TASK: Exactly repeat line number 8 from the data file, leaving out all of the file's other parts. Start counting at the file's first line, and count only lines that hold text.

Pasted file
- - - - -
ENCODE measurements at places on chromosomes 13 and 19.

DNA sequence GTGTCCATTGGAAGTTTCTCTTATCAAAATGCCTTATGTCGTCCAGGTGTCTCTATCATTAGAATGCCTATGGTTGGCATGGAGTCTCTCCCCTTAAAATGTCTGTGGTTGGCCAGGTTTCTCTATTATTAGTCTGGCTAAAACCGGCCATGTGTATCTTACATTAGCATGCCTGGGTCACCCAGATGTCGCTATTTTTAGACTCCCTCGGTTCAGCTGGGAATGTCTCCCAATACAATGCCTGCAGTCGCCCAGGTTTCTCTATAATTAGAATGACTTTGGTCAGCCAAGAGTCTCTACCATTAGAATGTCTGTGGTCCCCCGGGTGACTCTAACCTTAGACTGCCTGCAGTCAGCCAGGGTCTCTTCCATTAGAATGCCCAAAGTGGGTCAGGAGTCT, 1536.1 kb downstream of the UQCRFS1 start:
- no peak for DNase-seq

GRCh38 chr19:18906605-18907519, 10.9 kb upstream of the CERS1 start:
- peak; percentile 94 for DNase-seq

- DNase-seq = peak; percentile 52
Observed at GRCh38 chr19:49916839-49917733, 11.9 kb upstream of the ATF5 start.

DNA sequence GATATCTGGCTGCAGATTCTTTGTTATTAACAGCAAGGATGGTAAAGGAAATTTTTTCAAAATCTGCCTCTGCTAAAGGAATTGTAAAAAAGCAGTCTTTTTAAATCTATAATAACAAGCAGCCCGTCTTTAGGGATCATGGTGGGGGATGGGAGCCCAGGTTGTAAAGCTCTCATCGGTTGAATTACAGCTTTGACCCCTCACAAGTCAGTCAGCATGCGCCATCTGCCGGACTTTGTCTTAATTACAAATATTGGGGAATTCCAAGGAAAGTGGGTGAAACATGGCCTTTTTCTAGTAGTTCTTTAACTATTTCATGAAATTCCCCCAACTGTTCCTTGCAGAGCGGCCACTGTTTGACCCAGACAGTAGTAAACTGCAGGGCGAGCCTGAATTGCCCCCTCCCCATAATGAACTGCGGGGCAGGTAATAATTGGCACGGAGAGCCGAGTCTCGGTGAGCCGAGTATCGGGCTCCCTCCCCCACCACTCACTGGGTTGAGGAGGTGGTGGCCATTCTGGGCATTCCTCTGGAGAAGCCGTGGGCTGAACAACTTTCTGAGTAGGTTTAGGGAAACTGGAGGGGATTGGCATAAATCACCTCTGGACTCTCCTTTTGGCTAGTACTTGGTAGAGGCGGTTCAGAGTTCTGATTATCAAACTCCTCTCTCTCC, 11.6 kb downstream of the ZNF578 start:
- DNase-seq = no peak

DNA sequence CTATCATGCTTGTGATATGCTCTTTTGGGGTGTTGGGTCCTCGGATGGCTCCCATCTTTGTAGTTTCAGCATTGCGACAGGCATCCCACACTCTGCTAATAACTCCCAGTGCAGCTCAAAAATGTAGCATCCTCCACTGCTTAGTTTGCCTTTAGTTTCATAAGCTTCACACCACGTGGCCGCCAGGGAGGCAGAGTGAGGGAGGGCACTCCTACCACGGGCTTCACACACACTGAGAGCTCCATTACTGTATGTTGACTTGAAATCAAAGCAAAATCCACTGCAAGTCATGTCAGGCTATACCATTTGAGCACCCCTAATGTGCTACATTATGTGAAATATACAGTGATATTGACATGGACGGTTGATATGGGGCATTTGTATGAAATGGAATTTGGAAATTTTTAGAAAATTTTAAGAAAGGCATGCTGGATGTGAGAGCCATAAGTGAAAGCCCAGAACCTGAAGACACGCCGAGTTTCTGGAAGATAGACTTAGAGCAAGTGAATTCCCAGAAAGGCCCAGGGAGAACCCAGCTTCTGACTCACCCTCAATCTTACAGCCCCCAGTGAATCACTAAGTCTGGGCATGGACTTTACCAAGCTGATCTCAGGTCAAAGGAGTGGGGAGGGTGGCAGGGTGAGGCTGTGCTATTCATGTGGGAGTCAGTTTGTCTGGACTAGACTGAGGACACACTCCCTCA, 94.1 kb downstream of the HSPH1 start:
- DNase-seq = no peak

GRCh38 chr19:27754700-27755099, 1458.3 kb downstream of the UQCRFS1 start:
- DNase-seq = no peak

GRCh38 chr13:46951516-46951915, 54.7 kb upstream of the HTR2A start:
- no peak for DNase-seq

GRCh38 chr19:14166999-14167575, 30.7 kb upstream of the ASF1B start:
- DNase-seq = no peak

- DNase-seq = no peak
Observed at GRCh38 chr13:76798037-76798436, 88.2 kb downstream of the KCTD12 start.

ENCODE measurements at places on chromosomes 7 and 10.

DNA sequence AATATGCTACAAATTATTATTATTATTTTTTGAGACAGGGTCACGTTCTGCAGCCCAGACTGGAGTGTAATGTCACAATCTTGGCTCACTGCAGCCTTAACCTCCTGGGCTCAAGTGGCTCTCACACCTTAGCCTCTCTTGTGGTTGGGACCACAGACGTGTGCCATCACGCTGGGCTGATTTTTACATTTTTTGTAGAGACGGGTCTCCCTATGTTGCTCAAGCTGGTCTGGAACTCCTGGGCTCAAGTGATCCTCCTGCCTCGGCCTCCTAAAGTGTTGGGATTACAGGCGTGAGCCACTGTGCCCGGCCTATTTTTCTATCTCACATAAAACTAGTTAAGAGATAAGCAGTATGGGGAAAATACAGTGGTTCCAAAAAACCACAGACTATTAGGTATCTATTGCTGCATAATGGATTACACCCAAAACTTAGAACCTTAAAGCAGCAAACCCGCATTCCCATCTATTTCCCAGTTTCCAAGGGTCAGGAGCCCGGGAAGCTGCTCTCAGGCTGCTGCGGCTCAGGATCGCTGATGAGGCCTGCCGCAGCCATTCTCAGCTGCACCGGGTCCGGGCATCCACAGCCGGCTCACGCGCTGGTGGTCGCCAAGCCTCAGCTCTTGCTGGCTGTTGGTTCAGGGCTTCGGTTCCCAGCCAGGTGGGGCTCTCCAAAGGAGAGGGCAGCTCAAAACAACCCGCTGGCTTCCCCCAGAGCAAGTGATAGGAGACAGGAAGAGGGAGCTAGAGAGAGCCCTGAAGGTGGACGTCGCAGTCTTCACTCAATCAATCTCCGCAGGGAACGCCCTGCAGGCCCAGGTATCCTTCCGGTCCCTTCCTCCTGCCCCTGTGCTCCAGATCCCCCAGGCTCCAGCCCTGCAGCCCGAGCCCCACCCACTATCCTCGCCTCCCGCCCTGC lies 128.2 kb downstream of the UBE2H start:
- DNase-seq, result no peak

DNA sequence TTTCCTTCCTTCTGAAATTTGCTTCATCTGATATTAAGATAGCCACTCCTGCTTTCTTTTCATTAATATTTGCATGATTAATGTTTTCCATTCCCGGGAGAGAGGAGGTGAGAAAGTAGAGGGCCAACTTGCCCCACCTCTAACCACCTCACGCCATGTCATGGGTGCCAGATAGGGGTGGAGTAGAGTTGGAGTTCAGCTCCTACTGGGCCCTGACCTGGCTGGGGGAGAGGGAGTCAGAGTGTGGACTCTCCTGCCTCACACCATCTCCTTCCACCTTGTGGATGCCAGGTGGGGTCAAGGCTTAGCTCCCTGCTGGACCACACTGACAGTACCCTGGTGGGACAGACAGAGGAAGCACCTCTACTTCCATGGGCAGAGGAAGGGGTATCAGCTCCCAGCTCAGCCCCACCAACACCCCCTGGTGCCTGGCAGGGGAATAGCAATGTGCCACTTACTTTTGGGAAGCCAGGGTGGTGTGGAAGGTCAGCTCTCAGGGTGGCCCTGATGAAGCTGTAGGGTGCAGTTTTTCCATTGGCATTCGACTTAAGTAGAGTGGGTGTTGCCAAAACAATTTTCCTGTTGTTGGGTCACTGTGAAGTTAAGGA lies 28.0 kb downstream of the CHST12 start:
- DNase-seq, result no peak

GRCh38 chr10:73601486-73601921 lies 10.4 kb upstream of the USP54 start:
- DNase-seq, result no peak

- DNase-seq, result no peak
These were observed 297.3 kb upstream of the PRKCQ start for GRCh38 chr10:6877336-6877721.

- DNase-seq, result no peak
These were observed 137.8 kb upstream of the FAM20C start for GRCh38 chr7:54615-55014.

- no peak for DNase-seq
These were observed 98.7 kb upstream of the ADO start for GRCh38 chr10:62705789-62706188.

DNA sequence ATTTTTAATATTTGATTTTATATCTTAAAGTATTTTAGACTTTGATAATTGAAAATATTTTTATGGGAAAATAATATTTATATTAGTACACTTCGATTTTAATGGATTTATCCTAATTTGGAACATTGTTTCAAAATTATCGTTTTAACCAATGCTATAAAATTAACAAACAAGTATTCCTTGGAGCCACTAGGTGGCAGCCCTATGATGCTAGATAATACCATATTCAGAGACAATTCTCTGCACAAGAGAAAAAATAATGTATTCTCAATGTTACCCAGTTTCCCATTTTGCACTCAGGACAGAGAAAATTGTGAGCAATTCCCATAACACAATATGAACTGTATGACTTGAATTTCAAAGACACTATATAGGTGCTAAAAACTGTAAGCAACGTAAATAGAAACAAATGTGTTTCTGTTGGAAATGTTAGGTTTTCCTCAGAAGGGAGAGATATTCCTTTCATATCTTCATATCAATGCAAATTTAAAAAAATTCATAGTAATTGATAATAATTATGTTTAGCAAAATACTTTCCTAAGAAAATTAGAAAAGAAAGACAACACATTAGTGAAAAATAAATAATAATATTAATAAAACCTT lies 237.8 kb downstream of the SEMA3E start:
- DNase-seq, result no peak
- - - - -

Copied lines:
DNA sequence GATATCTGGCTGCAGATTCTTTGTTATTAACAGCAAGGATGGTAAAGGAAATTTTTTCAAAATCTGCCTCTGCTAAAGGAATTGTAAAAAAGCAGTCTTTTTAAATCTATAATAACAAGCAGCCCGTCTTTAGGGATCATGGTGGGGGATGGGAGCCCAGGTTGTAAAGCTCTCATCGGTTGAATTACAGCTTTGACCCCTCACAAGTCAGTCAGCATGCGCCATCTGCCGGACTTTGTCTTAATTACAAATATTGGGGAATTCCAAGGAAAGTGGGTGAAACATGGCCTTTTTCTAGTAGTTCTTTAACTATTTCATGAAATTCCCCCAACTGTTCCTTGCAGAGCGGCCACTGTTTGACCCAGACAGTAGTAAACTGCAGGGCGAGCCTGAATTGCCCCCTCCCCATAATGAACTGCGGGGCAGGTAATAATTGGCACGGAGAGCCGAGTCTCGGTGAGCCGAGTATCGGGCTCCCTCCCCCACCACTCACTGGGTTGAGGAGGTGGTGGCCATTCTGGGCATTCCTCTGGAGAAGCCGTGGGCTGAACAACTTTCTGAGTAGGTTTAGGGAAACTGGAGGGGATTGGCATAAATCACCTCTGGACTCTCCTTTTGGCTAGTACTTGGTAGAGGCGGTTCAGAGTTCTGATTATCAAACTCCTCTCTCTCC, 11.6 kb downstream of the ZNF578 start: